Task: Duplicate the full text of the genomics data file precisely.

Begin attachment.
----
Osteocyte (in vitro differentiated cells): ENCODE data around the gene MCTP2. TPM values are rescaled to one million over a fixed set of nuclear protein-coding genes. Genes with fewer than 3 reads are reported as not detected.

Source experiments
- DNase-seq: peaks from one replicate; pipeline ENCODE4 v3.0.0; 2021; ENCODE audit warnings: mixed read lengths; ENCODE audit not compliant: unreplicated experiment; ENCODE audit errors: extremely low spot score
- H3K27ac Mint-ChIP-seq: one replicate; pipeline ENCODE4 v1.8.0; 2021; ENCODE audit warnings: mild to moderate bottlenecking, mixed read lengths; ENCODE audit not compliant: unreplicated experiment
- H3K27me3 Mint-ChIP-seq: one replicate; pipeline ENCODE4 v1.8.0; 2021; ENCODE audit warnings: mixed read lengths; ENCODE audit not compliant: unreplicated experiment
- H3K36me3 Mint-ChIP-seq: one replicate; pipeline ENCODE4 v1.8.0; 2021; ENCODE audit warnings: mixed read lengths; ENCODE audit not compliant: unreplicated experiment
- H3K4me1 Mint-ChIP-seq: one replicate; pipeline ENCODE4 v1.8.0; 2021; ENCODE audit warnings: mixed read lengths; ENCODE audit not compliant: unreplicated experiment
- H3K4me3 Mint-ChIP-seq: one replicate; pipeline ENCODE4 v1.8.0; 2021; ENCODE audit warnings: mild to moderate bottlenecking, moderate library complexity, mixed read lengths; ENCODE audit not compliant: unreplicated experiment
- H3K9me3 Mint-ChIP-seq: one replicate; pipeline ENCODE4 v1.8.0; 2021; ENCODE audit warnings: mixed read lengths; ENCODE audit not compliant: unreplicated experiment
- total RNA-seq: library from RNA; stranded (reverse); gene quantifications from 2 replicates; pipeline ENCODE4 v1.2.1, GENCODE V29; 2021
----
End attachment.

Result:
Osteocyte (in vitro differentiated cells): ENCODE data around the gene MCTP2. TPM values are rescaled to one million over a fixed set of nuclear protein-coding genes. Genes with fewer than 3 reads are reported as not detected.

Source experiments
- DNase-seq: peaks from one replicate; pipeline ENCODE4 v3.0.0; 2021; ENCODE audit warnings: mixed read lengths; ENCODE audit not compliant: unreplicated experiment; ENCODE audit errors: extremely low spot score
- H3K27ac Mint-ChIP-seq: one replicate; pipeline ENCODE4 v1.8.0; 2021; ENCODE audit warnings: mild to moderate bottlenecking, mixed read lengths; ENCODE audit not compliant: unreplicated experiment
- H3K27me3 Mint-ChIP-seq: one replicate; pipeline ENCODE4 v1.8.0; 2021; ENCODE audit warnings: mixed read lengths; ENCODE audit not compliant: unreplicated experiment
- H3K36me3 Mint-ChIP-seq: one replicate; pipeline ENCODE4 v1.8.0; 2021; ENCODE audit warnings: mixed read lengths; ENCODE audit not compliant: unreplicated experiment
- H3K4me1 Mint-ChIP-seq: one replicate; pipeline ENCODE4 v1.8.0; 2021; ENCODE audit warnings: mixed read lengths; ENCODE audit not compliant: unreplicated experiment
- H3K4me3 Mint-ChIP-seq: one replicate; pipeline ENCODE4 v1.8.0; 2021; ENCODE audit warnings: mild to moderate bottlenecking, moderate library complexity, mixed read lengths; ENCODE audit not compliant: unreplicated experiment
- H3K9me3 Mint-ChIP-seq: one replicate; pipeline ENCODE4 v1.8.0; 2021; ENCODE audit warnings: mixed read lengths; ENCODE audit not compliant: unreplicated experiment
- total RNA-seq: library from RNA; stranded (reverse); gene quantifications from 2 replicates; pipeline ENCODE4 v1.2.1, GENCODE V29; 2021